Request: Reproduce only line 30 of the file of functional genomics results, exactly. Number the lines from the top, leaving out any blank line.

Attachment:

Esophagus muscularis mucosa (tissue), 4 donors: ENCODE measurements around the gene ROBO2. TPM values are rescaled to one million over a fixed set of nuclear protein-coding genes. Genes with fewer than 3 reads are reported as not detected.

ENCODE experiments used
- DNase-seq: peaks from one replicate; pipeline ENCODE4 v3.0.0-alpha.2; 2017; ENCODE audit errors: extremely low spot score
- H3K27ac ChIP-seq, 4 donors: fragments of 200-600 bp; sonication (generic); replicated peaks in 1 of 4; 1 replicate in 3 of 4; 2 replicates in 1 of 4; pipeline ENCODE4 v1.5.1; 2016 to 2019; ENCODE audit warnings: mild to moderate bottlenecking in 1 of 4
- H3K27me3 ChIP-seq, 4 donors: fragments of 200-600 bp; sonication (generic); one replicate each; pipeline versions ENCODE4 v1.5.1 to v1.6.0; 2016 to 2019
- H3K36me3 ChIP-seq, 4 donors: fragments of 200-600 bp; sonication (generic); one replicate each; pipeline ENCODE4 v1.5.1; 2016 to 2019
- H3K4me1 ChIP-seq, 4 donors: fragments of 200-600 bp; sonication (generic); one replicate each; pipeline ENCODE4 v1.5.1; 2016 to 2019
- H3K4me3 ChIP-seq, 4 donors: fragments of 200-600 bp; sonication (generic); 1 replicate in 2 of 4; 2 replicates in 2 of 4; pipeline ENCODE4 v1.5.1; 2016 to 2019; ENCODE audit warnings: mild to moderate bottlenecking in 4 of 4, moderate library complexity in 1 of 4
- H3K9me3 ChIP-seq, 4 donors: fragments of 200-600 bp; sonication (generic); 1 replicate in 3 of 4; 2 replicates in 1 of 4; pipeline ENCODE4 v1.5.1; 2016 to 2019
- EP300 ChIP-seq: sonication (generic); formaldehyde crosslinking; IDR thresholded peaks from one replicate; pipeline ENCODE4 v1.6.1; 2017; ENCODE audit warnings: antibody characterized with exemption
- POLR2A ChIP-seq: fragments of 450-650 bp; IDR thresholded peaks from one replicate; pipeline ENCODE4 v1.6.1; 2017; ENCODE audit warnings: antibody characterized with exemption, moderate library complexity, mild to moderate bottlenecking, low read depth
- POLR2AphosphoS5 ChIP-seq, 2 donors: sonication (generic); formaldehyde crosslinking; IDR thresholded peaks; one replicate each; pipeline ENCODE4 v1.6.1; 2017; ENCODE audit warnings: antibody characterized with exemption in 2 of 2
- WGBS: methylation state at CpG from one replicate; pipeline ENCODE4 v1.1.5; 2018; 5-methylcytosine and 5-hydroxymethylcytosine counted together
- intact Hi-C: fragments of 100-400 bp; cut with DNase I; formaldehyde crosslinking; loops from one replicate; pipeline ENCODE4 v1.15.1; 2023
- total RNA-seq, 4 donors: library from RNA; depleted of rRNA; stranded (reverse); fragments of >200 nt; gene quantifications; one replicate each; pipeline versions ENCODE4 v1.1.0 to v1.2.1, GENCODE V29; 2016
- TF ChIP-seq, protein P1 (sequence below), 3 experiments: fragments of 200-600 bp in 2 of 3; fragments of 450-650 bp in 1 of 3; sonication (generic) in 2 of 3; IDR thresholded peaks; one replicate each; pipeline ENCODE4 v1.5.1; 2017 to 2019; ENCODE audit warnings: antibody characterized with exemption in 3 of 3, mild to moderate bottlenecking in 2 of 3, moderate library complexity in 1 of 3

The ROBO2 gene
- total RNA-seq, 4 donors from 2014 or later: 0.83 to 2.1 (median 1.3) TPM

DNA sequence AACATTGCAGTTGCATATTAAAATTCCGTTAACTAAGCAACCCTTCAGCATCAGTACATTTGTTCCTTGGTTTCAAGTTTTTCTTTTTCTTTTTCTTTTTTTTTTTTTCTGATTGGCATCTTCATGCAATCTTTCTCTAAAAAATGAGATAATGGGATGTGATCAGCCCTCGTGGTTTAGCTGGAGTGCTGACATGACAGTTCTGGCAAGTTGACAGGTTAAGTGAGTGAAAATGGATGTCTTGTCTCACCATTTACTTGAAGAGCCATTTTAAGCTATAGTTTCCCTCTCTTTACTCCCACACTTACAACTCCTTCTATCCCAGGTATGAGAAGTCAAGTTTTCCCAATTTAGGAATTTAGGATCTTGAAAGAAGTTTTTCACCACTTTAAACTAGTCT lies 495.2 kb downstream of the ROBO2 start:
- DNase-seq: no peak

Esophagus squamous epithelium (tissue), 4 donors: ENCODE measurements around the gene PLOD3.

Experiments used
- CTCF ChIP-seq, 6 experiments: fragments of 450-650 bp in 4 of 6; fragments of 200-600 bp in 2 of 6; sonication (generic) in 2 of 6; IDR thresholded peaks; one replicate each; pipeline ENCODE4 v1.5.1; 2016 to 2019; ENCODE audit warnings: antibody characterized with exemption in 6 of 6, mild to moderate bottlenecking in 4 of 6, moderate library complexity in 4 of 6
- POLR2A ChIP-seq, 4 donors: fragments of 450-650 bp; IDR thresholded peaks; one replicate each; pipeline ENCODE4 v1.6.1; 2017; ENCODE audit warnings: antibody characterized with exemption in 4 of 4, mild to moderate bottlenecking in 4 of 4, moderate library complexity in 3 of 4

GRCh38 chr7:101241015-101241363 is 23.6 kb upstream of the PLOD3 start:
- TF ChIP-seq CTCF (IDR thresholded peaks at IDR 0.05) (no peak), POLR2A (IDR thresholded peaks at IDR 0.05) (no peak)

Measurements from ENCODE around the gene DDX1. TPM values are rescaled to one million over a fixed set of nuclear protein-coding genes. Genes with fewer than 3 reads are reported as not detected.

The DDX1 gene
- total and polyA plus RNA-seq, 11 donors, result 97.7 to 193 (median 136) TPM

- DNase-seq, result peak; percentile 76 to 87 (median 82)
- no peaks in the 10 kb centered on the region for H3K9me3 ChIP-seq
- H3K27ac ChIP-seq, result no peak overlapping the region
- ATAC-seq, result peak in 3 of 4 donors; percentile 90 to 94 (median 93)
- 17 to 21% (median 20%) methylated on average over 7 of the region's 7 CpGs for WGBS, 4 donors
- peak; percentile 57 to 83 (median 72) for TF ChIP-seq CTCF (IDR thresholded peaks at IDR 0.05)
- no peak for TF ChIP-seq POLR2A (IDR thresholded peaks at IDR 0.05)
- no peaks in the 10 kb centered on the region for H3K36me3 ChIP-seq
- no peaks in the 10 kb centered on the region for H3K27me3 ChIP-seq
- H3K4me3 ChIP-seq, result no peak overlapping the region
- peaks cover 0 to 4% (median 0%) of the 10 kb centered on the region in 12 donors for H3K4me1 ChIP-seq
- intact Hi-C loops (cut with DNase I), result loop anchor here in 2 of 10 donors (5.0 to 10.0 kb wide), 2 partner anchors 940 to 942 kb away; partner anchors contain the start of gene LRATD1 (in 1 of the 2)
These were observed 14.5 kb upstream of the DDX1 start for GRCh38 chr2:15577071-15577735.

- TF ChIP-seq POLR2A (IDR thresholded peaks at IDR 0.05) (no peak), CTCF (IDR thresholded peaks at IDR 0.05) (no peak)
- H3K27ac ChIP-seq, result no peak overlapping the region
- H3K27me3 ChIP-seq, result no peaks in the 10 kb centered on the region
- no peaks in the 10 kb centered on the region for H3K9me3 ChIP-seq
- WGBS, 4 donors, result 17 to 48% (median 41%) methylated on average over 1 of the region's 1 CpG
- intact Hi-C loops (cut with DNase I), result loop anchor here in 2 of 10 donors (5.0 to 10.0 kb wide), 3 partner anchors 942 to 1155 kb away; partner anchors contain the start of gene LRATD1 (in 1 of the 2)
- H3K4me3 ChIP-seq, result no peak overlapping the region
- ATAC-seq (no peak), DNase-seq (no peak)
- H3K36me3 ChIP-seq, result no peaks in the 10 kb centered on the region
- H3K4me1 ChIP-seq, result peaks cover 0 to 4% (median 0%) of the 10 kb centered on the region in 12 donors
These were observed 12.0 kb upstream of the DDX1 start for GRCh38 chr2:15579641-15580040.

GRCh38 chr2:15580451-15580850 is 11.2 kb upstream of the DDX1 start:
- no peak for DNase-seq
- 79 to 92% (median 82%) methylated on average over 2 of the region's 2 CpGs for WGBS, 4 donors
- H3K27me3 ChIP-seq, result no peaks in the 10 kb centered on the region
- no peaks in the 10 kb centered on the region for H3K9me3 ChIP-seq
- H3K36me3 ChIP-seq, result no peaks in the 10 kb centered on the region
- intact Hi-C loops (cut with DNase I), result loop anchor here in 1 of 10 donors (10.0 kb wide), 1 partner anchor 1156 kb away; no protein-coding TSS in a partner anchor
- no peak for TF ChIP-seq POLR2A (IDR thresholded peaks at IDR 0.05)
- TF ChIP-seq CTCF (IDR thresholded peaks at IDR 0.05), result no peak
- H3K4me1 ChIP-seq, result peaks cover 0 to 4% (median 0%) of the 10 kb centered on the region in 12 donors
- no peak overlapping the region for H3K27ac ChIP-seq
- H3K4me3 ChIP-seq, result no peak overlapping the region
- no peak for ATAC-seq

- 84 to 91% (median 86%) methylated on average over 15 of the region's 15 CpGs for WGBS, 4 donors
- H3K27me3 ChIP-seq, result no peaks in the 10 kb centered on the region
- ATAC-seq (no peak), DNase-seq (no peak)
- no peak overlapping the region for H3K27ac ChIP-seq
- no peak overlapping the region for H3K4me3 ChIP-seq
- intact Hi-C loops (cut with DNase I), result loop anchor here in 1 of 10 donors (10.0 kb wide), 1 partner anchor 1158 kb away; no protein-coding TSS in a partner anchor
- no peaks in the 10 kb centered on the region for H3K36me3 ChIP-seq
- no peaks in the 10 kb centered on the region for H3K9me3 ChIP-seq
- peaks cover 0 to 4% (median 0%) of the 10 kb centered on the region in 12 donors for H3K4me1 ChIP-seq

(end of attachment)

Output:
- DNase-seq, result peak; percentile 76 to 87 (median 82)